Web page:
Fake trucking companies are but the latest twist to the tactics being used by criminals to steal cargo, according to Scott Cornell, director of the Specialty Investigations Group (SIG) at Travelers Insurance – twists that now include using residential homes to store ill-gotten freight.
As a result, he recommends that shippers, brokers, and even fellow motor carriers alike are being encouraged to practice more due diligence when contracting for truck capacity these days.
“If you are dealing with a brand new company, with no track record and no reference ‘pool’ of information to draw from, they need to be checked out in a little more detail,” Cornell explained to Fleet Owner. “The same goes for a carrier whose authority has lain dormant for several years and is now suddenly active.”
All could be well in either case, he stressed, but they are markers for a need to ask more questions.
“Many times we’ll see a new carrier based, say, in Nashville, TN, but all their phone numbers have Miami area codes,” Cornell noted; and, as Miami is a “hot spot” for cargo theft, that’s a “red flag” which shouldn’t be ignored.
Another new tactic: breaking up stolen loads and storing the pilfered goods in small storage units or even residential homes, rather than all in one warehouse.
“They are starting to shy away from using warehouses,” Cornell said. “Breaking up a load makes full recoveries harder to achieve and hiding it in residential areas makes stakeouts and other law enforcement activity more difficult.”
Cornell added that effective communication and networking within the freight transportation industry is critical to spreading the word about such new and/or altered cargo theft schemes, using as an example the recent Cargo Theft Summit held in Ontario, CA; a first for the Golden state and an event co-sponsored by the National Insurance Crime Bureau and Travelers.
“Intelligence sharing is the key to thwarting cargo thieves – communicating information quickly between the private sector, insurers, and law enforcement,” he explained.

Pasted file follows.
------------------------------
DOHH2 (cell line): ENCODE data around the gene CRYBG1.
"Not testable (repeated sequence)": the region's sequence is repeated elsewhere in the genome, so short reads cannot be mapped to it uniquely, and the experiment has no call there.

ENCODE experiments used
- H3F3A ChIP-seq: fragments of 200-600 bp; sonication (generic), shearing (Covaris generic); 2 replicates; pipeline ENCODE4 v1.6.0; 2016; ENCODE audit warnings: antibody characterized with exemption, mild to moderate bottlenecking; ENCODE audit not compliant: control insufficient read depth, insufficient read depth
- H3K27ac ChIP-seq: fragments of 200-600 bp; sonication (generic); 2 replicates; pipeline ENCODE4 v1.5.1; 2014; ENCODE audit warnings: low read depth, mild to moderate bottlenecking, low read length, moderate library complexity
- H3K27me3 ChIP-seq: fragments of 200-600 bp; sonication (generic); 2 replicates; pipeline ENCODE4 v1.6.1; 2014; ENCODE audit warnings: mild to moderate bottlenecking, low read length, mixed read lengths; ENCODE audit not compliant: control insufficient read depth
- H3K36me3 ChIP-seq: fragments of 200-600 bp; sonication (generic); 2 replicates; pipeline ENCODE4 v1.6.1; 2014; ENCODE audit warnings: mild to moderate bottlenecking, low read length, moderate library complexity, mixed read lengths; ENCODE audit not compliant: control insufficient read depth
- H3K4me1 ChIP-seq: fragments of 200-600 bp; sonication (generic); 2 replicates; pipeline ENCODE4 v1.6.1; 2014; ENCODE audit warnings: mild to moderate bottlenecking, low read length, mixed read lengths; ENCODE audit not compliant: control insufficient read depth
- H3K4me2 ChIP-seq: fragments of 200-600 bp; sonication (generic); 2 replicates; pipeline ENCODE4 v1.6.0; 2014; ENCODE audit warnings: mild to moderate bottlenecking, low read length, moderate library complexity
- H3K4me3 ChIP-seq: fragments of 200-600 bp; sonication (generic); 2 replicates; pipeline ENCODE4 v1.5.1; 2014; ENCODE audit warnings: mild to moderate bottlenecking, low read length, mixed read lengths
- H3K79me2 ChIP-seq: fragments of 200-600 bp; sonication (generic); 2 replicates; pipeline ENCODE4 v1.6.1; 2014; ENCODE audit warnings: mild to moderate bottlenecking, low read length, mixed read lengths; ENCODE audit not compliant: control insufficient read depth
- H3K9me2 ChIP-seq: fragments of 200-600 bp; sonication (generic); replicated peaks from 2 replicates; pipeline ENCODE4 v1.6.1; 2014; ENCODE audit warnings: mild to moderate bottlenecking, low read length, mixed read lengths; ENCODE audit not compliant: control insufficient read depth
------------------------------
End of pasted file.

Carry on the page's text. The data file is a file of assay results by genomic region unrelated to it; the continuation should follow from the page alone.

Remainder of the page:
It’s also about making direct contact with the “right people,” emphasized Cornell. For example, cargo theft detectives attending such meetings regularly hand out their cell phone numbers so motor carriers and others can get in touch with them immediately if a suspected theft occurs.
“With cargo theft, time is of the essence,” he stressed. “Attending meetings puts you in touch with the people on the front lines. We’ve found that immediate BOLO [‘be on the lookout’] alerts are very helpful and getting in touch with the right people quickly is key to getting such alerts out faster.”
The firm recorded a total of 178 cargo thefts in the U.S. in the second quarter this year – 60 in April, 66 in May, and 52 in June – with the average loss value per incident pegged at $189,307. However, that represents both an 11% decrease in volume and a 27% decrease in value compared to the first quarter, with a 7% decrease in volume and a slight 1% increase in value compared to the same period in 2014.
FWI also noted that cargo thefts valued at over one million dollars dropped to zero in the second quarter, compared to seven in the first quarter this year.